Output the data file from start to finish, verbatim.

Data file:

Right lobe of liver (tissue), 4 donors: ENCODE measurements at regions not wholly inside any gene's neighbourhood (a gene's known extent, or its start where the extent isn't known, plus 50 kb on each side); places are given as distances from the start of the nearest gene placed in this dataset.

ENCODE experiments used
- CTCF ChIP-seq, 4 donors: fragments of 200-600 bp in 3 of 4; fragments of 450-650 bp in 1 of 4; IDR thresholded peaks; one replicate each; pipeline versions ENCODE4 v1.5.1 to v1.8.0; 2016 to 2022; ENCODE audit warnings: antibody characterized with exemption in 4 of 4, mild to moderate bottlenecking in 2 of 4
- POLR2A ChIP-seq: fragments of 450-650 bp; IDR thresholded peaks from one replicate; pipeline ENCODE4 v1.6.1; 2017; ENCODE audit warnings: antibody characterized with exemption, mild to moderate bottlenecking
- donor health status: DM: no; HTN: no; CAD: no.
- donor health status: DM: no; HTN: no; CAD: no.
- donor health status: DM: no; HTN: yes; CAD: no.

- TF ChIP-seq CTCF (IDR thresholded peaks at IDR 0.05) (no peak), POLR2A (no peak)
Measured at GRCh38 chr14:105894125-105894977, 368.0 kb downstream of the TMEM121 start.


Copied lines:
Right lobe of liver (tissue), 4 donors: ENCODE measurements at regions not wholly inside any gene's neighbourhood (a gene's known extent, or its start where the extent isn't known, plus 50 kb on each side); places are given as distances from the start of the nearest gene placed in this dataset.

ENCODE experiments used
- CTCF ChIP-seq, 4 donors: fragments of 200-600 bp in 3 of 4; fragments of 450-650 bp in 1 of 4; IDR thresholded peaks; one replicate each; pipeline versions ENCODE4 v1.5.1 to v1.8.0; 2016 to 2022; ENCODE audit warnings: antibody characterized with exemption in 4 of 4, mild to moderate bottlenecking in 2 of 4
- POLR2A ChIP-seq: fragments of 450-650 bp; IDR thresholded peaks from one replicate; pipeline ENCODE4 v1.6.1; 2017; ENCODE audit warnings: antibody characterized with exemption, mild to moderate bottlenecking
- donor health status: DM: no; HTN: no; CAD: no.
- donor health status: DM: no; HTN: no; CAD: no.
- donor health status: DM: no; HTN: yes; CAD: no.

- TF ChIP-seq CTCF (IDR thresholded peaks at IDR 0.05) (no peak), POLR2A (no peak)
Measured at GRCh38 chr14:105894125-105894977, 368.0 kb downstream of the TMEM121 start.